Over in the US, the presidential primaries are still making news as millions of ordinary citizens vote on who may become their party’s next presidential candidate. Meanwhile in the UK, the fallout of Prime Minister David Cameron’s involvement in the Panama Papers tax scandal as well as the upcoming EU referendum is prompting some commentators to suggest that he may soon be forced to resign. Should he do so, it will be his party, not the public, who will decide on his replacement.
This highlights two different ways of electing a leader; directly and indirectly – and knowing how a leader is elected can add a new level of political intrigue to your fictional setting. Does your leader need to convince the people, or just his party? Let’s take a look. Continue reading
With the United States tying itself into knots following the death of Justice Scalia and the question of whether or not there is a convention against President Barack Obama nominating a replacement to the Supreme Court, we can see how important matters of justice are to real-world civilisations. The same is true of your fictional society; what happens when one of your citizens is arrested for a crime she did not commit?
Let’s take a look at justice and judiciary processes. Continue reading
In a week where controversy and argument continue to be raised regarding the UK’s Hinkley Point nuclear power stations, and the world continues to debate the damaging effects of “fracking” for gas deposits, we can see how important concerns of energy provision are in the real world. The forms and methods of energy generation in your fictional world can also play a large part in how that society works, and access to energy can make big difference to the politics of your fictional nation.
With Donald Trump continuing to make statements which many consider offensive to various groups, leading him to be branded a bigot by many, the concept of bigotry, racism and oppression is high in the news agenda and an interesting thing for us to examine here. Is everyone in your invented world treated equally, or are some groups more equal than others? Continue reading
With Oscar season once again utterly unavoidable, it’s time to talk about entertainment and the entertainment industry.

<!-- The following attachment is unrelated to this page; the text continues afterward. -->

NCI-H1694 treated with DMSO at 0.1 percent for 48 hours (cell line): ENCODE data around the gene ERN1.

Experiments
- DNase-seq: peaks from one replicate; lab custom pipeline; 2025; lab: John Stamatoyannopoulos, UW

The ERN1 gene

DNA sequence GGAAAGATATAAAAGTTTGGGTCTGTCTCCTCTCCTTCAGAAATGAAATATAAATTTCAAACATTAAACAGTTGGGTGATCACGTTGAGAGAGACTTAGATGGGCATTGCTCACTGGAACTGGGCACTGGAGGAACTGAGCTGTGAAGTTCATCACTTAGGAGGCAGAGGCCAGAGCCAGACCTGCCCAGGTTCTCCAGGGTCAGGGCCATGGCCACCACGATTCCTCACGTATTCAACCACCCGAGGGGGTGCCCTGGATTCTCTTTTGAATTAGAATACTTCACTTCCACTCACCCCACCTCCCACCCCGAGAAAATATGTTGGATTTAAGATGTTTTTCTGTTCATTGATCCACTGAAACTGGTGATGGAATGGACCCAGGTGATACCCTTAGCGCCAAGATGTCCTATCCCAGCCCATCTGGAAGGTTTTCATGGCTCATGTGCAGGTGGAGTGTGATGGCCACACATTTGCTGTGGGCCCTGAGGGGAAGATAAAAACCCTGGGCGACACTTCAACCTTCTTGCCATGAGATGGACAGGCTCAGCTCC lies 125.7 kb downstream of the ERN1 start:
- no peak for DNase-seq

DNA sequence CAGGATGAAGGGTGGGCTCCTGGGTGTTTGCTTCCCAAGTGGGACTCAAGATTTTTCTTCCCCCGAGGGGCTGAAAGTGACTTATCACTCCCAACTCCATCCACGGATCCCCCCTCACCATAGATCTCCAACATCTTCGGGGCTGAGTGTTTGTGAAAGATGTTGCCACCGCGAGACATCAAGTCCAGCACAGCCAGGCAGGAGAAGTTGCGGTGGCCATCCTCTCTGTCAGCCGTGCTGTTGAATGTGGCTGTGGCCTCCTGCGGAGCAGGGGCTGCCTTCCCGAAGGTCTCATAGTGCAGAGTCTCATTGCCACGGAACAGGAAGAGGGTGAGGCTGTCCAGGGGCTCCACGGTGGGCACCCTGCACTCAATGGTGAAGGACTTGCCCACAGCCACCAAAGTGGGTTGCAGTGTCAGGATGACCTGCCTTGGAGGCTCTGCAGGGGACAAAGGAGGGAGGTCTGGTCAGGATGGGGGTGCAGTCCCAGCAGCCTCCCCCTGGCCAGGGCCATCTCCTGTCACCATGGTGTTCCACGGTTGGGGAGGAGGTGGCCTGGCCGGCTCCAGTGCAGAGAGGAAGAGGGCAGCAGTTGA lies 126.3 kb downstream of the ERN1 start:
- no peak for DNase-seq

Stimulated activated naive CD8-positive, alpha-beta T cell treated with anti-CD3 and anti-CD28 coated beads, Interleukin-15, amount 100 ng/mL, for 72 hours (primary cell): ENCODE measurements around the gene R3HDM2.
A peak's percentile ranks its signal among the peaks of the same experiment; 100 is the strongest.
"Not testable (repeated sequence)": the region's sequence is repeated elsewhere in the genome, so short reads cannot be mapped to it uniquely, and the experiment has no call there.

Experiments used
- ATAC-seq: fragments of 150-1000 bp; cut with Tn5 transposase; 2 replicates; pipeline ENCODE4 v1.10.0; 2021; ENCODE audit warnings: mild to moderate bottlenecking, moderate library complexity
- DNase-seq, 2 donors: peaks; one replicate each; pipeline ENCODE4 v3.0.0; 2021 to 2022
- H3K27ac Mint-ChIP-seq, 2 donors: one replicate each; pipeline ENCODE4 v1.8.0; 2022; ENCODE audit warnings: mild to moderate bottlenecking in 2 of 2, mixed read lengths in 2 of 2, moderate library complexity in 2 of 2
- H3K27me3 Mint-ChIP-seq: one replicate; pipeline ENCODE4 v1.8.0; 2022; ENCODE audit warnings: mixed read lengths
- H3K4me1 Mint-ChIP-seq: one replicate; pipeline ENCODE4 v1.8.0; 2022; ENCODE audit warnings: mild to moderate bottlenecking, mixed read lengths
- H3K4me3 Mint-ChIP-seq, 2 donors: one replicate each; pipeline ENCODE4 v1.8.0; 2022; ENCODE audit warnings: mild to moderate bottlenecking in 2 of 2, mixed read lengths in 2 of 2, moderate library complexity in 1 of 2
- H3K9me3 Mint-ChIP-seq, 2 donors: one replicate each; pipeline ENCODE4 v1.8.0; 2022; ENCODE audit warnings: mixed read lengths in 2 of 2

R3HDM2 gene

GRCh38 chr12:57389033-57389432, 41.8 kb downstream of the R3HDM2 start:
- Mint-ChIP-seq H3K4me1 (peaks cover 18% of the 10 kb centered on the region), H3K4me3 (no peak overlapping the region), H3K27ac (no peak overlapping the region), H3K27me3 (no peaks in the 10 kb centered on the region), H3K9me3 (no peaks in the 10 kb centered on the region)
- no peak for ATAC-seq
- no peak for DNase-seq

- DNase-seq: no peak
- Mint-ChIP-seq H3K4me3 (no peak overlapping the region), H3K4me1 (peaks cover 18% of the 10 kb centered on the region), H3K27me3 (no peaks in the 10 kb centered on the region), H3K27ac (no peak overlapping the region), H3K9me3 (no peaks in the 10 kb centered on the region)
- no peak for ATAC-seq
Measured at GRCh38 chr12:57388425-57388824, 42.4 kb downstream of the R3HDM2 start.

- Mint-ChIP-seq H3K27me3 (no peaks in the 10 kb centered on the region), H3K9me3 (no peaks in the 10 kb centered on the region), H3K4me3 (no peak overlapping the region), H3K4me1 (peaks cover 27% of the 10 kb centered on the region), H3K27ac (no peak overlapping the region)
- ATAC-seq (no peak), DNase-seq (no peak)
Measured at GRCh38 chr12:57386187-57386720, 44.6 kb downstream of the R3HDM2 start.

All civilisations have their own form of entertainment, whether that be television and movies, to Star Trek‘s holodecks in more technologically advanced societies, to simple campfire stories, mummer’s plays, and that moon in Firefly where they juggle geese. What kinds of entertainment you build into your world is very telling about how that culture works, and is well worth us examining it here. Continue reading
In the last few months, the battle between Jeremy Hunt and the entire medical profession regarding the unworkable contracts he is set to impose unilaterally on NHS junior doctors has continued to rage. Many see the contract as a deliberate plan to cripple the NHS, funnelling ever more services towards the private healthcare providers which the Health Secretary has links to. Meanwhile, across the pond, Senator Bernie Sanders is pushing his single-payer health plan as a replacement for Obamacare, and a major plank in his presidential bid.
With that in mind, it seems a good time to talk about medical care. Continue reading
While the continuing coverage of the world football (soccer) authority, FIFA, facing allegations of systemic corruption, the resignation of 17-year president Sepp Blatter and the postponement of the bidding process for the 2026 World Cup hardly counts as news (since it seems to have been going on since the dawn of time), corruption in general is an interesting concept for us to turn to when building our fictional world. Continue reading
Continuing from the previous article in which we looked at different regions of a single polity, and what relationships and history they might share, we now turn our attention to our fictional place’s relationships with those outside its own borders. Continue reading